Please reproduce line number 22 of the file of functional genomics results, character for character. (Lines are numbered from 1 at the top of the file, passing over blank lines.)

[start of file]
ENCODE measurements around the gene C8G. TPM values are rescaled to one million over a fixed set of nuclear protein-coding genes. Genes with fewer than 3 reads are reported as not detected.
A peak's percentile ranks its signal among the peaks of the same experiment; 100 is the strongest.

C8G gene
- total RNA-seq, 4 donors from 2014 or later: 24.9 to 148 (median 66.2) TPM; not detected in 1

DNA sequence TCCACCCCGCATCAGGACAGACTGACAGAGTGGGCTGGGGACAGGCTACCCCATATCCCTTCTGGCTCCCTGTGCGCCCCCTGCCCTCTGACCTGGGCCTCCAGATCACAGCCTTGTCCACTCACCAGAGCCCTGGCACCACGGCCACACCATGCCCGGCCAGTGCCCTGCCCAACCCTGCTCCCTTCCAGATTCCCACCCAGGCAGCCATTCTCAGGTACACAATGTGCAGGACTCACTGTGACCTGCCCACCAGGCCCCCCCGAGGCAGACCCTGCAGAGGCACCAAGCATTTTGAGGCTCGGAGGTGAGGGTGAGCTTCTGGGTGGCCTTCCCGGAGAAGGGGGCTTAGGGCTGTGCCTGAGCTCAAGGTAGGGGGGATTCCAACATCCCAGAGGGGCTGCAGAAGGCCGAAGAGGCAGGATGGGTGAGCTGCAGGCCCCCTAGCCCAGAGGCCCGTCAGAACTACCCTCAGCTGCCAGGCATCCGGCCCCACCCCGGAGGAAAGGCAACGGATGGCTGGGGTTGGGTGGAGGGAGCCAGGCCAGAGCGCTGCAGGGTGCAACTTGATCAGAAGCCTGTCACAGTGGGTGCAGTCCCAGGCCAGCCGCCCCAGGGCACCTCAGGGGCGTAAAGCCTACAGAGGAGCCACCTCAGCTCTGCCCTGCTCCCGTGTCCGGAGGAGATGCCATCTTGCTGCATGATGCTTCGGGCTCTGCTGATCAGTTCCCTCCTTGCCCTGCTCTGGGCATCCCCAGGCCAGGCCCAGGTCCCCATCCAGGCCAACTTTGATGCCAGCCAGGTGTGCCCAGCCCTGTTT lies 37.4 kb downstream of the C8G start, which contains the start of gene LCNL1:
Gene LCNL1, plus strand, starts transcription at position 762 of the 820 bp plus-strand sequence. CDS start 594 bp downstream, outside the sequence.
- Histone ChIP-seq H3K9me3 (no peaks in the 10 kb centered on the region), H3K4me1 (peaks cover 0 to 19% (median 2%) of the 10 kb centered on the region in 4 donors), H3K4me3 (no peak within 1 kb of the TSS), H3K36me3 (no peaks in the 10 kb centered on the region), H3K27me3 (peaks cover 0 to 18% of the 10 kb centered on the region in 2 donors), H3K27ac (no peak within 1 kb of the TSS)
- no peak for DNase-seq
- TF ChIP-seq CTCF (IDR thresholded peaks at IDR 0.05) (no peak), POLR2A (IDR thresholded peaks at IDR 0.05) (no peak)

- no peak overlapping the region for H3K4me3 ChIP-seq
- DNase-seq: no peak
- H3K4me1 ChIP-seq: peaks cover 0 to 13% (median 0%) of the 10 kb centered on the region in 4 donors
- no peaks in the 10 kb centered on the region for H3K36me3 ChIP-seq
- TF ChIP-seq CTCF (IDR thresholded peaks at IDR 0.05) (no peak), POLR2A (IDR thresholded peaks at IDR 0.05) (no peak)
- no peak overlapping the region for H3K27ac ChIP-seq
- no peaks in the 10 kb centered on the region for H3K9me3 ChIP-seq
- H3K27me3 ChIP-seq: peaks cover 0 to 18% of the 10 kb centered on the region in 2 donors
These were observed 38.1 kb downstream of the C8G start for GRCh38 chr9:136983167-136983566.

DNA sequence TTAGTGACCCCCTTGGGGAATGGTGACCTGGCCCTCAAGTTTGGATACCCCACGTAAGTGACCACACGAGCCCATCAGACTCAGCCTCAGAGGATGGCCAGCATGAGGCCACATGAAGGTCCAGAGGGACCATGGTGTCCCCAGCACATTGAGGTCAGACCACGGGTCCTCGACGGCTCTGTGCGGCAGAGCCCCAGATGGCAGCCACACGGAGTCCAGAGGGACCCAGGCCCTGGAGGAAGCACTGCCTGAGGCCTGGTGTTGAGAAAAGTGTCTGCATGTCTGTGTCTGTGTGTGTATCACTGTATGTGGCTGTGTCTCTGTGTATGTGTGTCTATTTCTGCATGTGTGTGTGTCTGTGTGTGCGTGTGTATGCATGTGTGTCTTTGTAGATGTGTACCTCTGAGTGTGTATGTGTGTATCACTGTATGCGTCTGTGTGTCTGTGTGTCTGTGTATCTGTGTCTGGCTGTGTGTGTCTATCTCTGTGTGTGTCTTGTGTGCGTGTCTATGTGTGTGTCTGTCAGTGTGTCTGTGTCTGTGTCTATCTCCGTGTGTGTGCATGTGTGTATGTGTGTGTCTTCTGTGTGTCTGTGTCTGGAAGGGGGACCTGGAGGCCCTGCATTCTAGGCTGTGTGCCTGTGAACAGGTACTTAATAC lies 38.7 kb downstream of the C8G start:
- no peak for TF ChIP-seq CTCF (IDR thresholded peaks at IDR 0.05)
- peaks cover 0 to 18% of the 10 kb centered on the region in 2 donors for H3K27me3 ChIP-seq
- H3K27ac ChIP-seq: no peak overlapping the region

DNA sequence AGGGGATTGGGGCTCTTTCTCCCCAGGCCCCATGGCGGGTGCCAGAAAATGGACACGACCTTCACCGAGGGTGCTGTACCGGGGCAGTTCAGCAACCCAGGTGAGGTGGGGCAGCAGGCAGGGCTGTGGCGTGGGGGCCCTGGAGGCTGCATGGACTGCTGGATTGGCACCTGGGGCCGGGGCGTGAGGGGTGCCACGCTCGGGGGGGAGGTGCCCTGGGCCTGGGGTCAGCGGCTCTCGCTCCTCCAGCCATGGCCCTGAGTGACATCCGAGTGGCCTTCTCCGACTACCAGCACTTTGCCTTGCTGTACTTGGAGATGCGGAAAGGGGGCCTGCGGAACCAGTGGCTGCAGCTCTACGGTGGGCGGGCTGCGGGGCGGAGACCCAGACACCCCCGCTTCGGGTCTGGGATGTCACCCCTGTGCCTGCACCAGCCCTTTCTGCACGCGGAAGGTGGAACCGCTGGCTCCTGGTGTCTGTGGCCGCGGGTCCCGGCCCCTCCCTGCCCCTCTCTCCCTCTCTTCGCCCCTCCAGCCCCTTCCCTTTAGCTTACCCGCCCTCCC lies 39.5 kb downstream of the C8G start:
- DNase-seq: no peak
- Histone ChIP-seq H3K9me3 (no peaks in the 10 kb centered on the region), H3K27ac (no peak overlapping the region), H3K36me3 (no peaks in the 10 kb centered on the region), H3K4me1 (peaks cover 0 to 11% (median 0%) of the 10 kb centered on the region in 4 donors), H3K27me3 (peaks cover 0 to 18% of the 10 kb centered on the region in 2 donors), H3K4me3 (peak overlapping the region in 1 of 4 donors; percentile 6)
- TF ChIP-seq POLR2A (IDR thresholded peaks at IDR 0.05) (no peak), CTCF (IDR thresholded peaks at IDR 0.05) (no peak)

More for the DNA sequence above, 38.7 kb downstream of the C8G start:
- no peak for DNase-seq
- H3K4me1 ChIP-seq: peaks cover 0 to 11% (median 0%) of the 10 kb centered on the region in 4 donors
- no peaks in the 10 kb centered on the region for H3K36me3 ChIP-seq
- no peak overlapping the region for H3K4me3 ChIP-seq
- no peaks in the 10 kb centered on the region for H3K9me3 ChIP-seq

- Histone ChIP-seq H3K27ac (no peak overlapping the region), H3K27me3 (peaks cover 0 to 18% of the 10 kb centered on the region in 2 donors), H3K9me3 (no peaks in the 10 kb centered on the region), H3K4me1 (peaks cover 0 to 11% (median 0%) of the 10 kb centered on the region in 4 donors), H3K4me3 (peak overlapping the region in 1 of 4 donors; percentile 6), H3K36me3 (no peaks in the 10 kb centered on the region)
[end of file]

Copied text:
- H3K27ac ChIP-seq: no peak overlapping the region